For the growing percentage of Asian Americans who would like to see their minority status as nothing more than a curiosity, “Chink in the Armor” spotlighted what we already knew, but seldom admit: Even the most vigilant parts of our society do not treat all racism the same way. There’s no way for me, as an ESPN employee, to comment on what happened Saturday morning without compromising my integrity as a writer. I have no interest in shilling for ESPN and hope that readers will afford me the grace to not see any of this as an attempt to push an Asian American face out in front of this mess.
This much is clear: We still haven’t figured out how to talk about Asian Americans. The term “model minority” has long since expired, for good reason, but the nerdy kid who, through hard work and natural intelligence, pulls himself into good standing still remains the dominant narrative. For the most part, that’s how Jeremy Lin has been processed. He’s described as humble and smart and a great kid who worked hard to overcome long odds. All these things might be true, but they simply mirror the quiet way in which we succeed in this country. In an earlier column, I said that it has become standard practice among high-achieving Asian Americans to dodge any questions about race. This impulse comes, I believe, out of guilt and a pervasive, irrational fear that if we talk too much about prejudice and act too indignant over insensitive comments, the powers that be will reverse the course of history and send us back to building railroads. As such, if Jeremy Lin simply went about his business, got his stats, and helped his teammates, his accomplishments would be celebrated, but they might not resonate as powerfully with his Asian American fans.
Instead, we have a 23-year-old kid who dunks, keeps the ball for himself in pressure situations, preens, chest bumps, and gets caught up in Kim Kardashian rumors. The public record of Jeremy Lin might show a modest kid who praises Jesus, but that’s not how he conducts himself on the court. I’m not particularly proud of it, but over the past two weeks, I’ve exchanged countless e-mails with my Asian American friends about how the only way the Jeremy Lin story could possibly be better is if he talked like Nas and released a dis track on Tru Warier Records. All of us have shared stories, without a hint of modesty or shame, about getting choked up while watching Knicks games. Lin has reignited the possibility of ChiNkBaLLa88 and the Mental Oriental — a pluralistic, autonomous minority who, without apology, represents a life spent stuck between expectations.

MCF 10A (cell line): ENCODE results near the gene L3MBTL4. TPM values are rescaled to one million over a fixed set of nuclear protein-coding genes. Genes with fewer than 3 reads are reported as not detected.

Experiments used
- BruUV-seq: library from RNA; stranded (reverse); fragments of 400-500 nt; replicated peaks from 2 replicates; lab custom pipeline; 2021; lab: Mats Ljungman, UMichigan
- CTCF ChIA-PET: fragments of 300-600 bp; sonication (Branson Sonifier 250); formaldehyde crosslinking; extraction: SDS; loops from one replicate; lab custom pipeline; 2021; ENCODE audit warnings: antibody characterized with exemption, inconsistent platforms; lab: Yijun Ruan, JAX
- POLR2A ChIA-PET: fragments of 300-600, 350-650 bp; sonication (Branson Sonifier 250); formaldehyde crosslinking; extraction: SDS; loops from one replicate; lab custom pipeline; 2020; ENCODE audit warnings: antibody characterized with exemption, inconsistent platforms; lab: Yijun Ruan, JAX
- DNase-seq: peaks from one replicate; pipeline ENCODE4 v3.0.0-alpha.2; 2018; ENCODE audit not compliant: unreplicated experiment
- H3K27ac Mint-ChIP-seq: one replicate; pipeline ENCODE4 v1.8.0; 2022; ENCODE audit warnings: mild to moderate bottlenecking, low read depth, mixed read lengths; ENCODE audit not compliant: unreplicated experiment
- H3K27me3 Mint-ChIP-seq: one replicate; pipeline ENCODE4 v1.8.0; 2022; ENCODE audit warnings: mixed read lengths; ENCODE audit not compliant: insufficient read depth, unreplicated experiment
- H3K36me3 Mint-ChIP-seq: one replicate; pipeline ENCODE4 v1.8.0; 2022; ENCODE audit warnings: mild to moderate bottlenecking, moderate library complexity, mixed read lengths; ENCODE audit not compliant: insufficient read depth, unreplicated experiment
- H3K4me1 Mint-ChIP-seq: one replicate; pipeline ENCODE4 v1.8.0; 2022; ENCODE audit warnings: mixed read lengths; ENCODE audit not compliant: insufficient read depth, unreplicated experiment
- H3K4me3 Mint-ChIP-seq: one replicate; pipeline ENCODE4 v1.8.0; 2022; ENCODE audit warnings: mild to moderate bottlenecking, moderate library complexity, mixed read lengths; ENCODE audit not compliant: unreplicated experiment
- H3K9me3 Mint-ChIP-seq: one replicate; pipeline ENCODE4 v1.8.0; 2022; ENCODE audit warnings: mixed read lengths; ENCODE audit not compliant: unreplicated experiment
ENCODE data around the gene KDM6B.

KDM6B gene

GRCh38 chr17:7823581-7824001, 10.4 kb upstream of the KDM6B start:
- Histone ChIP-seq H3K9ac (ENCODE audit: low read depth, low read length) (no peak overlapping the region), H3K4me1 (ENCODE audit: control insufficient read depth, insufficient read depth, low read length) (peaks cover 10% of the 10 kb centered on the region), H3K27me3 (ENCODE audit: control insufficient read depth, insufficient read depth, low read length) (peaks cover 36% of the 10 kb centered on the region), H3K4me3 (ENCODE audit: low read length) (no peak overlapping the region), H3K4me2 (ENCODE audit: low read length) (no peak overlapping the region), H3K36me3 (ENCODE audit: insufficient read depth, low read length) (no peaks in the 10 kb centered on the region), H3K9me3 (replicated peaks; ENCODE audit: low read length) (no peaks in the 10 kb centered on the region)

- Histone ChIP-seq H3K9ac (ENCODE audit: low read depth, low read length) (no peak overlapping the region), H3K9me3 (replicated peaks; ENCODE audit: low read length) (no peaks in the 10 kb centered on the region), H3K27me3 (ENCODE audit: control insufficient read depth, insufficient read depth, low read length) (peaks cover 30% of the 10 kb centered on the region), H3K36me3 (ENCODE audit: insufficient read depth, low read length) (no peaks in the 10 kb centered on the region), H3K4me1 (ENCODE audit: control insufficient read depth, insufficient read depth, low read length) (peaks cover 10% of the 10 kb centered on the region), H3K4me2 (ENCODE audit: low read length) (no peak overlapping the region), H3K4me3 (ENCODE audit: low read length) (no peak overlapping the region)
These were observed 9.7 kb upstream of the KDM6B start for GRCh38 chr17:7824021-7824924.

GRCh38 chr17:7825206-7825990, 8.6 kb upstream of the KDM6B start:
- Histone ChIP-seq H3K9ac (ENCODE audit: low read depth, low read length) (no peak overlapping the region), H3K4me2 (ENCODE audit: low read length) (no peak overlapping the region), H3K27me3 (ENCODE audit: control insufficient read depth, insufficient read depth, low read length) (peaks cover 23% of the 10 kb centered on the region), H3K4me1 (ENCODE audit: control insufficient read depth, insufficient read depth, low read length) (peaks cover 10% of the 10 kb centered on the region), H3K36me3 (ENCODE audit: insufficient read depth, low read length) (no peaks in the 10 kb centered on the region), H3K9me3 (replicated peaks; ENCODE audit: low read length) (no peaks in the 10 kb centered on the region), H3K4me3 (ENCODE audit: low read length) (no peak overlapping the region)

Maybe it’s not fair to Jeremy Lin, and it’s certainly too much to heap onto a young man whose saga through the NBA has just reached its 10th game. But regardless of what the polite rules of our post-racial society might say about conflating athletes into symbols or talking too much about race, Jeremy Lin-as-symbol-for-his-people has already arrived.
Of all the news that has come out about Lin’s former life — and there hasn’t been much — none excited me as much as a screenshot from his Xanga. In a series of captioned photos, a 15-year-old Lin wears a headband in the style of different NBA stars. It’s a funny, endearing look into Lin’s childhood and hints at a sense of humor that has mostly been absent from his media obligations. But none of the photos or the captions is as telling as the Xanga account’s name: ChiNkBaLLa88.
questions i have:
- when does something become “racist” or “offensive”?
- do i need to start fighting back and being more willing to “call out” things that are seemingly racist?
- does this just go to show how race is still a serious issue?
- aren’t people who bring jeremy lin’s race into the picture in a positive way just as racist as those who bring jeremy lin’s race into the picture in a negative way? (within reason, fine)
in general, ever since junior year of staffing in toyon, i have both become much more interested in race issues (after reading “why are all the black kids sitting together in the cafeteria”) and had my offensiveness threshold dialed up significantly.
Hulu: Linsanity Postgame – pretty hilarious. and touches on the double standard of asian american racism vs. african american racism.
2) china’s international relations and jeremy lin. Economist: China’s new sports problem; Stop the Linsanity
race/racism gets most of the non-sports related press surrounding jeremy lin. i found this piece really fresh and different and interesting.
Mr Lin has quickly amassed a huge following among Chinese basketball fans (and this country does love basketball). This poses a bit of a conundrum for Chinese authorities for a number of reasons. The most obvious is that Mr Lin is an American who is proudly of Taiwanese descent, which would seem to complicate China’s efforts to claim him (and oh how they have tried already—on which, more below).